Have you been in a Hallmark store lately? They're downright depressing. Humid, dim caves within the malls' caverns, stocked with stale candy, stuffies and ceramic baby statues. The only thing breaking up the gray grandma ennui is the sporadic pulse of some should-be-forgotten '80s tune bleating down the cards-with-sound aisle.
Those greetings are impersonal, which is the exact opposite of their intended goal. Because cards—whether of the happy-birthday or congratulations variety, or simply just because—are a wonderful, almost old-fashioned way to say “Howdy,” “Thanks” or “Good job.” A genuine paper card allows you to take pen to paper and experience the tactile touch of two mediums that are meant for each other. Even when you let the card do the talking and you simply sign your name, that scrawled signature, coupled with the artfulness of a real card, can elevate a piece of paper to the level of actual gift.
But you have to find the right card—something befitting the recipient, something crafty or twisted or witty, something outside the realm of the drugstore card aisle.
Don't let the overtly romantic surroundings (or ridiculously overwrought name) stop you from entering With Love, A Gift and Paperie by La Bel Age in Mission Hills (1620 W. Lewis St.). The frills belie the immense selection of clever cards within. Amidst the glittering fountains of fleur de lis and feather butterflies are eclectic, small card lines like Bald Guy (which features snarling sarcastic sentiments as well as same-sex-marriage cards) and the Gwendolen line from the U.K. that are recyclable and compostable with hipster-rific line drawings and watercolor plaid backdrops. Pulp book covers have turned up on cards before, but the ones from British company Bodleian Library are actually die-cut like a book and feature the original jacket text, replete with heaving bosoms, threatening glances and queer happenings.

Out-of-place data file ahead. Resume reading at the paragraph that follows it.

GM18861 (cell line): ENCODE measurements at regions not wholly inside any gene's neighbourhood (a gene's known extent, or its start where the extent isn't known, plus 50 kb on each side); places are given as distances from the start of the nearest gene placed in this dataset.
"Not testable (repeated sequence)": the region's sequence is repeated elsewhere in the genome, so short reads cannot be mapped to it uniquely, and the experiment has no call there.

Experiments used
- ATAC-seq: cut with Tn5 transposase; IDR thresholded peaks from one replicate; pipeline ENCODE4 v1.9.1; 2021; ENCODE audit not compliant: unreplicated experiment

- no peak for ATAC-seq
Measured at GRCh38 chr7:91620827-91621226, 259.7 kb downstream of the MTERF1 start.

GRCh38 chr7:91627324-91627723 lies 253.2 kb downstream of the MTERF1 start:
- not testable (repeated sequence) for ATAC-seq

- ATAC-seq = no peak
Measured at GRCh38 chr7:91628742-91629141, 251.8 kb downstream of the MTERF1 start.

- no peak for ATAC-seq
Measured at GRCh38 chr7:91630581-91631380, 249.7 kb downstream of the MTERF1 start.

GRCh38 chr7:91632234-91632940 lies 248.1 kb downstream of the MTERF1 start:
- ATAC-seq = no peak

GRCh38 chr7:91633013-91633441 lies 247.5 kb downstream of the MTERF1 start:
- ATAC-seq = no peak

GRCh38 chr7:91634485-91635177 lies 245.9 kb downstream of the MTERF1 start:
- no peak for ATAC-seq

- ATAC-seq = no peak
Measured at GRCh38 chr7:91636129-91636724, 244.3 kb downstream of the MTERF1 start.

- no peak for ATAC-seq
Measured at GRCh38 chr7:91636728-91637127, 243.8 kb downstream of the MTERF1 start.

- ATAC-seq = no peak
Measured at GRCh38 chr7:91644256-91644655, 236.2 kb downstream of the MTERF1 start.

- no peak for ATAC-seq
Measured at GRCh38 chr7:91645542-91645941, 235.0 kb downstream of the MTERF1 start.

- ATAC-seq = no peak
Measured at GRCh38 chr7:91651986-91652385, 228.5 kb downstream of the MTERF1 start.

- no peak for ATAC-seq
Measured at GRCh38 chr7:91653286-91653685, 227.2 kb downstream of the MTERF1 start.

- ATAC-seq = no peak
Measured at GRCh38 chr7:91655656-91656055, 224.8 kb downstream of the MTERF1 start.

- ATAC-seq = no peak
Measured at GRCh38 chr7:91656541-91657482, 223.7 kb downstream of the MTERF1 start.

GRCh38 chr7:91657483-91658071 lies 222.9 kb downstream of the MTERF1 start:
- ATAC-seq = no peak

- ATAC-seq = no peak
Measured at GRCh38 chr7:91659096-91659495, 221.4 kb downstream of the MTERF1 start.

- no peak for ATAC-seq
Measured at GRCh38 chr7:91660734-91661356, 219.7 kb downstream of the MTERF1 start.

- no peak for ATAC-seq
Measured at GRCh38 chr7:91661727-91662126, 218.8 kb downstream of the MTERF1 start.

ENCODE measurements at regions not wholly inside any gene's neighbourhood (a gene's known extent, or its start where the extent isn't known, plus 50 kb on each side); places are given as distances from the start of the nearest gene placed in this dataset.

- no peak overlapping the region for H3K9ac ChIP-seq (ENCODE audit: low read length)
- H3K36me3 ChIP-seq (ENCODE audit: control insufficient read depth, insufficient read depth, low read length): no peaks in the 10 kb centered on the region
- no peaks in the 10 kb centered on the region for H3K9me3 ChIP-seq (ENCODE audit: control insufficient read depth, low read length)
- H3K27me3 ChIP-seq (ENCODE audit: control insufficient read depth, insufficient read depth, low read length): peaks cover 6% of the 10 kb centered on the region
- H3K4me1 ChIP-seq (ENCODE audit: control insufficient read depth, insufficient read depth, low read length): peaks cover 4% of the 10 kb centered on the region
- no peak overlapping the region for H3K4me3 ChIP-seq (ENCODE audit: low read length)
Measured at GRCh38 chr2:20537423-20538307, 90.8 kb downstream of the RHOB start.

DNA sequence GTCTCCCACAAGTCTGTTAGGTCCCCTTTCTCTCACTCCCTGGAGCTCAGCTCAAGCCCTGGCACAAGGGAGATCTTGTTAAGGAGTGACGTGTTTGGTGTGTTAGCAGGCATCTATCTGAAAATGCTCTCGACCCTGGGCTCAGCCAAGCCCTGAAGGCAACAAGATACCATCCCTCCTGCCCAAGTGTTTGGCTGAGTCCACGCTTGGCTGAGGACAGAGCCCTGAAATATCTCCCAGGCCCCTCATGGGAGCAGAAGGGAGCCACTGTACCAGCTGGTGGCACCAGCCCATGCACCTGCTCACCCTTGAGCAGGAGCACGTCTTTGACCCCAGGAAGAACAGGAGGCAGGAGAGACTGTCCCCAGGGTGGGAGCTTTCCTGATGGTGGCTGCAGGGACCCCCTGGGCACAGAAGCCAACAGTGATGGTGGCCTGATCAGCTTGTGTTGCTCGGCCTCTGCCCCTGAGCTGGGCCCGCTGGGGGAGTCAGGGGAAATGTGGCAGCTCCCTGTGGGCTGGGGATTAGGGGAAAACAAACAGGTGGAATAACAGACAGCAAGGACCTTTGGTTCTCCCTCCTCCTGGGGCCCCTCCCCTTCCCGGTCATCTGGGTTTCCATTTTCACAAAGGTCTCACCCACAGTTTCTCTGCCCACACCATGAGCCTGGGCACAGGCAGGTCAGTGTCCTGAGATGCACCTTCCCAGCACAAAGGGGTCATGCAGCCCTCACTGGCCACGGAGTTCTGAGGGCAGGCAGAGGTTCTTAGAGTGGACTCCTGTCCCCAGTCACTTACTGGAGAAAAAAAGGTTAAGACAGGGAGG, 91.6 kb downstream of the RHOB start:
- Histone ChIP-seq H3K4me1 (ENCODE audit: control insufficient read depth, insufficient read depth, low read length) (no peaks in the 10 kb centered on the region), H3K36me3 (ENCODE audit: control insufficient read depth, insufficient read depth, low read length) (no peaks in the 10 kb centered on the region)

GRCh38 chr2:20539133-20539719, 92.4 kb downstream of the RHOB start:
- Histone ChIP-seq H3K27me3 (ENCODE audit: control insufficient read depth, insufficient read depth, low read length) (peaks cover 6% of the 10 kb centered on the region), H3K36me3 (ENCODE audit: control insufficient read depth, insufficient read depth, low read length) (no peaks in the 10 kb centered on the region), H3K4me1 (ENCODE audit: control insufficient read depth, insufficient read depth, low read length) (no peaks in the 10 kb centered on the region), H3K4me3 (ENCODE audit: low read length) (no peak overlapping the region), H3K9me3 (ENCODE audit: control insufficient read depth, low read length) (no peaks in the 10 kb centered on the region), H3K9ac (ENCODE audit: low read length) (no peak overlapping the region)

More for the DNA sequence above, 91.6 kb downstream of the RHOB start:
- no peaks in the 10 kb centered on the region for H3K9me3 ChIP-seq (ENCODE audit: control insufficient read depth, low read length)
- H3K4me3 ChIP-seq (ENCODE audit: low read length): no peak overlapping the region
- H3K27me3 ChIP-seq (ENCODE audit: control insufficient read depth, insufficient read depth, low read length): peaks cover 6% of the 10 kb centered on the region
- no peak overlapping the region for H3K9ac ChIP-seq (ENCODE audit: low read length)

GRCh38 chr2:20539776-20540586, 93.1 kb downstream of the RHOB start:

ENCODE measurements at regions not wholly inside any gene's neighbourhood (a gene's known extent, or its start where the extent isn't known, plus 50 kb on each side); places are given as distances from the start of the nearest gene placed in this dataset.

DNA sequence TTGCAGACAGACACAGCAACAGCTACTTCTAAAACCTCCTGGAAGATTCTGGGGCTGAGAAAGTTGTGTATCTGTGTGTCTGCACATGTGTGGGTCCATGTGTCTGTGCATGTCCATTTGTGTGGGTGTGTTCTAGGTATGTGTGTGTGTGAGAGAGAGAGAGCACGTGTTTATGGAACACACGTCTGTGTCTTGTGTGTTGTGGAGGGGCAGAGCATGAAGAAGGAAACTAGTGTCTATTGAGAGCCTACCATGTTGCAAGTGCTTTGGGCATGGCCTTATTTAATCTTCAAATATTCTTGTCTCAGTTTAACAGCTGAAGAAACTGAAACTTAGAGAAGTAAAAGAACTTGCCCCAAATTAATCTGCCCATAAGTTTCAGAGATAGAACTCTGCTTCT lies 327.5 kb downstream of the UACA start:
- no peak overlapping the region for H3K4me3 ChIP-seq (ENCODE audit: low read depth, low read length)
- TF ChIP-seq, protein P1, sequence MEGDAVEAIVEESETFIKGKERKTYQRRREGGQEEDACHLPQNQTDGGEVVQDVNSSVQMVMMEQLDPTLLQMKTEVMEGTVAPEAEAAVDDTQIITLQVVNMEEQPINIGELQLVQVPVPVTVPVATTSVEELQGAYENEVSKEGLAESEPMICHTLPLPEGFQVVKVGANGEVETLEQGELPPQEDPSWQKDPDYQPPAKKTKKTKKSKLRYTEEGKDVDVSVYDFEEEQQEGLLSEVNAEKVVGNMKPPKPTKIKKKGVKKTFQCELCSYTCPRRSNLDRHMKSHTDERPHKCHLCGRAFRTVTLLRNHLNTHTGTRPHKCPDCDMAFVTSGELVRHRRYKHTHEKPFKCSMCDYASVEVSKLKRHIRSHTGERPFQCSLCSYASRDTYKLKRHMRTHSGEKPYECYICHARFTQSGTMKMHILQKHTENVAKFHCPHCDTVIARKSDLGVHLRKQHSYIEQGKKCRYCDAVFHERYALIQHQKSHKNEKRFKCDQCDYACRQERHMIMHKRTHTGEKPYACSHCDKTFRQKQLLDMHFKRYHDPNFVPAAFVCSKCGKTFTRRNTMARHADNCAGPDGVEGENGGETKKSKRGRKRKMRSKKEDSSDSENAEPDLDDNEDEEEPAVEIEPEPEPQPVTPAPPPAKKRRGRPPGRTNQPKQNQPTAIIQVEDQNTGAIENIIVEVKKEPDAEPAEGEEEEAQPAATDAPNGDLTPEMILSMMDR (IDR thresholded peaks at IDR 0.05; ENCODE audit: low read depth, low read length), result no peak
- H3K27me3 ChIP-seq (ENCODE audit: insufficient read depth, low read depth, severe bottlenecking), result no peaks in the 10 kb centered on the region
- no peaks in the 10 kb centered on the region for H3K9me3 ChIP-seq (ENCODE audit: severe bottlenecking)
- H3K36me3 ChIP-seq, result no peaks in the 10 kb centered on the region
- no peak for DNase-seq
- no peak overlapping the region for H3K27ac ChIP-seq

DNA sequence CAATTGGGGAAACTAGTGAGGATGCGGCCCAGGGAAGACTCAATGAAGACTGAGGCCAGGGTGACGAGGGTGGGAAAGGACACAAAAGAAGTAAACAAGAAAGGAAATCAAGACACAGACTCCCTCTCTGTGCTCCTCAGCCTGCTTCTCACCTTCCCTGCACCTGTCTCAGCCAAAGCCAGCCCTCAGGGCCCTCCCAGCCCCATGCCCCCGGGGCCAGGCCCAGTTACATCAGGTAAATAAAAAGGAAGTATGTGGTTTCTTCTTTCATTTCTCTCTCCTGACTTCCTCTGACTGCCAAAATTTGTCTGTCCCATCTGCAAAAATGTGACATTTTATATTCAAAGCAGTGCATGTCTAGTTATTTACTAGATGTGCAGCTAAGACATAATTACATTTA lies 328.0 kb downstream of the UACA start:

Letterpress card lines have been cool for a few years now. They're the antithesis of the slick computer graphics of the '80s. Tactile and DIY-inspired with an almost engraved look, these cards just look fancier, even as their sentiment claims smarmy ridiculousness, as in one from LunaLux Press that features a classic French drawing of a pig on the front: “There is only one loser in a bacon eating contest.” That sap-less winner can be found at India Ink in Little Italy (1907 Columbia St., No. 1), a full-service invitation design house with a splendid assortment of mostly letterpressed cards. Egg Press cards out of Portland, Ore., has been pushing metal to paper for years, and it's at India Ink that you'll find the best selection of their wares in San Diego. You'll also find practical yet plucky cards from Elum (who make brilliant baby-update cards for over-sharing parents), as well as cards of the non-letterpress variety from funny folks like Paul Frank.
For more miniature works of art, walk right by Babette Schwartz (whose tremendous card selection is predictably loud and ostentatious) and head into neighboring candle store Cathedral (435 University Ave. in Hillcrest). It carries the crazy-gorgeous line of cards from Night Owl Paper Goods out of Birmingham, Ala. Paper Goods is a somewhat ironic misnomer, because these are wood cards—as in real, eco-friendly sustainably harvested good ol' yellow birch. That'd be a cool gimmick if it weren't for the fact that the designs are so flipping poetic. Crafted like a postcard, you can write on them effortlessly with pen or pencil. And, unlike flashing eCards, they're the kind of thing one keeps around for years and years.
Urban Scout is CityBeat's new bi-weekly shopping column. If you have any tips or suggestions, write to email@example.com